After years of trial and lots of error I recently published an article tilted, “How to Paint Furniture like a Pro” and the response from readers was huge. One of my favorite things about blogging is that I can share the many lessons I have learned working as an interior designer with everyone and these are techniques that I have fine tuned over the past twenty years. Several readers wanted to know if I had tips for distressing furniture and the answer is absolutely, slightly more technique involved but doable for sure.
1. Access Your Piece:-The first step in any furniture painting project is to look over the piece for possible repairs and type of finish/color of the piece. Decide the look you want for the piece; will natural wood show through the distressing or a base coat of paint.
2. Sand Your Piece– Lightly sand the piece using 220 sand paper, use a coarser paper for a more rustic look. After sanding wipe the piece clean with a tack-cloth.
3. Prime Your Piece- This step is optional when distressing but I typically prime all of my painted pieces to be sure that the paint adheres properly to the piece and is durable.
4. Paint Your Piece– If you are not happy with the base color of the piece (wood finish or existing paint), choose a base coat for the entire piece. If your overall look is distressed white or a color, paint a darker brown as a base. If your piece will be black go for a lighter base or sand down to the natural wood when possible. Then add your final color of paint. Designer tip– Paint a few layers of paint that were reminiscent of the period the furniture is from to add vintage character.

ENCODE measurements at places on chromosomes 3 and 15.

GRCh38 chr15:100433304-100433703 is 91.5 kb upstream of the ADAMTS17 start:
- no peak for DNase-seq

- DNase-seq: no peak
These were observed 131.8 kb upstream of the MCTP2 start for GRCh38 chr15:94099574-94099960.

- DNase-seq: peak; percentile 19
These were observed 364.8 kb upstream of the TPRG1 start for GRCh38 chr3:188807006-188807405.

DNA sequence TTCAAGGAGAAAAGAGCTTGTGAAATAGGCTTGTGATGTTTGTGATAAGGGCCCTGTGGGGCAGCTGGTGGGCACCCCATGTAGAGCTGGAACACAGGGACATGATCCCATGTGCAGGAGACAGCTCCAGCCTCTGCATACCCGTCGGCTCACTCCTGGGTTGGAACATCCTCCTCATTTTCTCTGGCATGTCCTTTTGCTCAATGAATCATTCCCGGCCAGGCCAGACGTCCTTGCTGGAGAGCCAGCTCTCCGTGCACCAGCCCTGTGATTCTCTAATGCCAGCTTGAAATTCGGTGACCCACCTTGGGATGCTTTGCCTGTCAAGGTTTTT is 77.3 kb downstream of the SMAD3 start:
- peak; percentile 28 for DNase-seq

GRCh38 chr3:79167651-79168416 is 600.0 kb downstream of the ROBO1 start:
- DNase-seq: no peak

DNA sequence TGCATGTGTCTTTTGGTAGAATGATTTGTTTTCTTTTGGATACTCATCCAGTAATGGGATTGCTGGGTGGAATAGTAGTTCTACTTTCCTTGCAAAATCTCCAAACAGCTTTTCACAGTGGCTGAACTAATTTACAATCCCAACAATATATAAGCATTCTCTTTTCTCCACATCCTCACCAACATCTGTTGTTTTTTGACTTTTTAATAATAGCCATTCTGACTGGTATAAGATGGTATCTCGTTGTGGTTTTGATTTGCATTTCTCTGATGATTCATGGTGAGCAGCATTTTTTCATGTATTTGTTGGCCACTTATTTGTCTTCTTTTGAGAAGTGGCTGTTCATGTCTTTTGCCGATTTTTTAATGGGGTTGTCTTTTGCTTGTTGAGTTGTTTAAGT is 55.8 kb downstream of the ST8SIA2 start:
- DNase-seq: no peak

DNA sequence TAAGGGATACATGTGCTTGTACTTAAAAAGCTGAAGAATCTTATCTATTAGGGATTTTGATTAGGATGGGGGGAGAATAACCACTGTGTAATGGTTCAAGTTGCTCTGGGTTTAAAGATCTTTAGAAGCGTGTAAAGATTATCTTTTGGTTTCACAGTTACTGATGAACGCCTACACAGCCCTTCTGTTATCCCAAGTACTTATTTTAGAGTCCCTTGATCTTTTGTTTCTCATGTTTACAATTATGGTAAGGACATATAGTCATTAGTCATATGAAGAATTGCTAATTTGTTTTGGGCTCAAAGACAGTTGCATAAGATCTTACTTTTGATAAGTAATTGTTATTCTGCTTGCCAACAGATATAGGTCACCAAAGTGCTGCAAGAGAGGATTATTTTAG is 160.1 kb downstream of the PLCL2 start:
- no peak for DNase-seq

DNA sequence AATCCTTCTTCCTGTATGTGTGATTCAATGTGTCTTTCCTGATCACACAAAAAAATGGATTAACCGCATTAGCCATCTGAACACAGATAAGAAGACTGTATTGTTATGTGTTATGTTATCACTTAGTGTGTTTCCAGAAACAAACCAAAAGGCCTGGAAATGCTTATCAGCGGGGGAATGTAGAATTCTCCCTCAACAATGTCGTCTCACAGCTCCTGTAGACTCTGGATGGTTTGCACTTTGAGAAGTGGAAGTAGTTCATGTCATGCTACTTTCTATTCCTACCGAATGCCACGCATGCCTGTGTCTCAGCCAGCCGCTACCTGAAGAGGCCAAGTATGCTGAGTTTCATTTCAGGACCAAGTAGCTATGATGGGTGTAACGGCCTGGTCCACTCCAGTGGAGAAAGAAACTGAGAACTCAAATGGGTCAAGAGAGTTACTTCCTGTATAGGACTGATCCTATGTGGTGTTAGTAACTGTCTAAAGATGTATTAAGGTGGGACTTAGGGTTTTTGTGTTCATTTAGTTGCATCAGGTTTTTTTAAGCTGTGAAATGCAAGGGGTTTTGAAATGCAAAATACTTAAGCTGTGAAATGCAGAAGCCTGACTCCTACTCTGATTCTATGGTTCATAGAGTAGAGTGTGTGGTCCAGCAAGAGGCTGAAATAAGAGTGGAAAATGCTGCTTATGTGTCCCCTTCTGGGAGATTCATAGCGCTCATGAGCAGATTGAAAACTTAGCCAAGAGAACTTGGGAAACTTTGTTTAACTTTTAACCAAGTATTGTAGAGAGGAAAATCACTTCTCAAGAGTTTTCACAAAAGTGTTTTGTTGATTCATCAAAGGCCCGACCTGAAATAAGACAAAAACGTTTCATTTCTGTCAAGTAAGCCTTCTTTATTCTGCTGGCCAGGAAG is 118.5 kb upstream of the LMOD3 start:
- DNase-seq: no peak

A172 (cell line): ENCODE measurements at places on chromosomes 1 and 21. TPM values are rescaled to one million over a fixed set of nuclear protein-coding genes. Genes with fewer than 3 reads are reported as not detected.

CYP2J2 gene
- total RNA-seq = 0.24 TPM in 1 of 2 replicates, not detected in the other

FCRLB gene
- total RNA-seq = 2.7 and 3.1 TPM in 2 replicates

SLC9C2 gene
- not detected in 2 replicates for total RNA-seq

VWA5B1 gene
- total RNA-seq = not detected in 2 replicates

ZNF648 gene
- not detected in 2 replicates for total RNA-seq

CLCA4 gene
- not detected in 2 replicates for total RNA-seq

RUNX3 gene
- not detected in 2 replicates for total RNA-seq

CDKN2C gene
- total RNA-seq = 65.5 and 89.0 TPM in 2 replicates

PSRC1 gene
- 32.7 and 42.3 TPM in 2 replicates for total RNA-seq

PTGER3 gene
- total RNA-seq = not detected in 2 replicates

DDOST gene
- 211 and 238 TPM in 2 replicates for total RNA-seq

5. Wax Your Piece (Optional)– Use candle wax and rub it onto the surfaces where you are looking to achieve the distressed look. I recommend the natural places where distressing will occur; corners, edges, curves and legs (same tip when sanding). Be sure to rub off the wax residue that accumulates. With this technique I like to paint a top coat and then once dry use a scrapper for distressing the spots where wax was applied. I use this technique most with my rustic cottage pieces.
6. Sand Your Piece Again– I love this part, let your inner artist come out. Sand layers using a power palm sander, try using different grits of sandpaper for various effects.
7. Glaze for an Antique Look (Optional)- Once you are satisfied with the amount of distressing it’s time to apply a glaze. I recommend Minwax Express Colors, just remember that the glaze will stain the wood if this is the look you are after. Wipe off the piece with a damp cloth.
8. Protect- Apply a clear coat of poly to keep your piece looking like the day you created it. Sit back and admire.
These techniques can be applied to furniture, kitchen cabinets, mill-work and doors. Don’t be intimidated you can do this my friends and you will be so proud of the results!